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Acyclovir Side Effects

Not all side effects for acyclovir may be reported. You should always consult a doctor or healthcare professional for medical advice. Side effects can be reported to the FDA here.

For the Consumer

Applies to acyclovir: capsule, powder for solution, solution, suspension, tablet

Other dosage forms:

In addition to its needed effects, some unwanted effects may be caused by acyclovir. In the event that any of these side effects do occur, they may require medical attention.

You should check with your doctor immediately if any of these side effects occur when taking acyclovir:

More common - For acyclovir injection only
  • Pain, swelling, or redness at place of injection
Less common
  • Abdominal or stomach pain
  • decreased frequency of urination or amount of urine
  • increased thirst
  • loss of appetite
  • nausea or vomiting
  • unusual tiredness or weakness
Rare
  • Black, tarry stools
  • blood in urine or stools
  • chills, fever, or sore throat
  • confusion
  • convulsions (seizures)
  • hallucinations (seeing, hearing, or feeling things that are not there)
  • hives
  • pinpoint red spots on skin
  • trembling
  • unusual bleeding or bruising
Frequency not determined
  • Bleeding or oozing from puncture sites or mucous membranes (bowel, mouth, nose, or urinary bladder), continuing
  • blistering, peeling, or loosening of skin
  • bluish coloring, especially of the hands and feet
  • blurred vision
  • bruising at the place of injection
  • changes in facial skin color
  • changes in vision
  • clumsiness
  • coughing
  • decreased consciousness
  • difficulty in breathing or swallowing
  • dizziness or feeling faint, severe
  • fast heartbeat
  • irritability
  • itching or skin rash
  • large hive-like swelling on face, eyelids, lips, tongue, throat, hands, legs, feet, sex organs
  • mood or mental changes
  • muscle cramps, pain, or weakness
  • pale skin
  • red or irritated eyes
  • sense of agitation or uneasiness
  • shakiness and unsteady walk
  • sores, ulcers, or white spots in mouth or on lips
  • swelling of eyelids, face, feet, hands, lower legs or lips
  • swollen, painful, or tender lymph nodes (glands) in neck, armpit, or groin
  • unsteadiness or other problems with muscle control or coordination
  • yellow eyes or skin

Some of the side effects that can occur with acyclovir may not need medical attention. As your body adjusts to the medicine during treatment these side effects may go away. Your health care professional may also be able to tell you about ways to reduce or prevent some of these side effects. If any of the following side effects continue, are bothersome or if you have any questions about them, check with your health care professional:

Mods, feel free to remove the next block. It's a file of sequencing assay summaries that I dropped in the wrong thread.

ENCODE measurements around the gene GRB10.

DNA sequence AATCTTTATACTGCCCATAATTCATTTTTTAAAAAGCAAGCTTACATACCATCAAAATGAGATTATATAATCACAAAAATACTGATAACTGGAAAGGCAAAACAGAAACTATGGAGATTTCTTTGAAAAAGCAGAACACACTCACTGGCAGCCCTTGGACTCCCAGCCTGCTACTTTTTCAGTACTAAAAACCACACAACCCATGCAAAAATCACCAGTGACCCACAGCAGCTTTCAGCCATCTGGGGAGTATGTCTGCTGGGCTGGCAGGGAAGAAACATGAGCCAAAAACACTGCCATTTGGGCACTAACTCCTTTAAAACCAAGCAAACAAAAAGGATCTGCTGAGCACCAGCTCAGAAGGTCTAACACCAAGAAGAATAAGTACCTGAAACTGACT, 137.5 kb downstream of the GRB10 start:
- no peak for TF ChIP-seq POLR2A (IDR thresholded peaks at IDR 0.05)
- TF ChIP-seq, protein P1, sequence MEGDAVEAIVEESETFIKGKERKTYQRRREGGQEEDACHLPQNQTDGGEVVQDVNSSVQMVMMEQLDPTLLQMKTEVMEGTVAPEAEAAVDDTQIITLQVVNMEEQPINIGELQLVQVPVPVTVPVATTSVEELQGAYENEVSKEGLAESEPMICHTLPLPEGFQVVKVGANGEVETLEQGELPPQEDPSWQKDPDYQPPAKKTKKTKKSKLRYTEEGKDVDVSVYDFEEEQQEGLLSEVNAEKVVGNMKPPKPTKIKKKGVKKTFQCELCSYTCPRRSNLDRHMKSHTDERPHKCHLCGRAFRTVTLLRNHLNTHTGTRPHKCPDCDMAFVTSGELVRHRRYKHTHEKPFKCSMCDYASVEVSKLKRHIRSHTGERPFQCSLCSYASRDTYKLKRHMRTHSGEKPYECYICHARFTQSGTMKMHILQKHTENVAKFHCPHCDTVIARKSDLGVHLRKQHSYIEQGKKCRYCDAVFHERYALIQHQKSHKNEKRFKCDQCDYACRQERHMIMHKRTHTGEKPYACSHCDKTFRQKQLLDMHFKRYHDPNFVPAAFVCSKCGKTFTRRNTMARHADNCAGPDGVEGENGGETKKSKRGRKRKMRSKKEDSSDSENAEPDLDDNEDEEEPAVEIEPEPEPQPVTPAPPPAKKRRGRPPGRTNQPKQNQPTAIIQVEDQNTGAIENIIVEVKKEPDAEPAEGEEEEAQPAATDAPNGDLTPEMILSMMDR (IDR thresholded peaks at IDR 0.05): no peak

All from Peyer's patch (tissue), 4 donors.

More common - Especially seen with high doses
  • General feeling of discomfort or illness
Less common - Especially seen with long-term use or high doses
  • Diarrhea
  • headache
Frequency not determined
  • Burning, prickling, or tingling sensations
  • drowsiness
  • loss of hair

For Healthcare Professionals

Applies to acyclovir: buccal tablet, compounding powder, intravenous powder for injection, intravenous solution, oral capsule, oral suspension, oral tablet

Gastrointestinal

Gastrointestinal side effects have been the most frequently reported side effects, and include nausea, vomiting, abdominal pain, and diarrhea.

Nausea and vomiting have been reported with oral and intravenous administration, and have preceded neurotoxicity and nephrotoxicity. Gagging and anorexia have also been reported.[Ref]

Renal

Renal side effects have included renal failure, renal pain (may be associated with renal failure), elevated blood urea nitrogen, elevated serum creatinine, and hematuria. Renal effects generally are transient and resolve over several days following discontinuation of therapy; however fatal renal failure has occurred. Renal damage is most commonly due to crystallization of the drug in the renal tubules. Acute tubular necrosis and interstitial nephritis have also been reported.[Ref]

Transient renal dysfunction has been reported with both oral and intravenous acyclovir therapy. Crystallization of the drug in renal tubules is thought to be the mechanism for the development of renal dysfunction, based on findings of crystalluria in several case reports and at least one prospective study.

Elderly or renally impaired patients are at greater risk for developing neurotoxicity and further deterioration in renal function.[Ref]

Nervous system

Nervous system side effects have included aggressive behavior, agitation, ataxia, coma, confusion, decreased consciousness, delirium, delusions, disorientation, dizziness, EEG changes, abnormal cerebrospinal fluid findings, encephalopathy, focal neurological signs, hallucinations, headache, insomnia, irritability, lightheadedness, major depression, mania, myoclonus, obtundation, paresthesia, psychosis, seizure, somnolence, tremors, and Cotard's syndrome. Neurotoxicity generally develops early in acyclovir treatment and has most commonly been reported in patients with renal failure, the elderly, and in patients following bone marrow transplant. It is thought to be associated with high serum concentrations of acyclovir. Guillain Barre syndrome has been reported in at least one patient receiving acyclovir prophylaxis following allogeneic marrow transplantation.[Ref]

Acyclovir neurotoxicity is almost exclusively seen in patients with renal failure. These patients may have longstanding chronic renal failure or acute failure associated with acyclovir. Although more commonly seen with intravenous administration of larger doses, neurotoxicity has also been reported in patients receiving oral doses of acyclovir. Following discontinuation of acyclovir, mental status recovers within about a week. Several patients with chronic renal failure exhibiting neurotoxicity improved dramatically following hemodialysis. In one study of renal transplant patients receiving oral acyclovir therapy, one patient developed neurotoxicity, manifested as disorientation, confusion and myoclonus. The symptoms responded to a decrease in dosage. Three other case reports have also described neurologic symptoms, including visual hallucinations, delusions, mania, tremors, myoclonus and EEG changes, which improved following discontinuation of intravenous acyclovir. Rechallenge in one case using a lower dosage resulted in no sequelae.[Ref]

Local

Local adverse effects associated with intravenous administration of acyclovir have included inflammation or phlebitis at the injection site. Phlebitis is more common when concentrated solutions (greater than 7 mg/mL) are administered. Skin eruptions have been reported at venipuncture sites and tissue necrosis has occurred after infiltration into extravascular tissues.[Ref]

Cardiovascular

Cardiovascular side effects have included hypotension.[Ref]

Dermatologic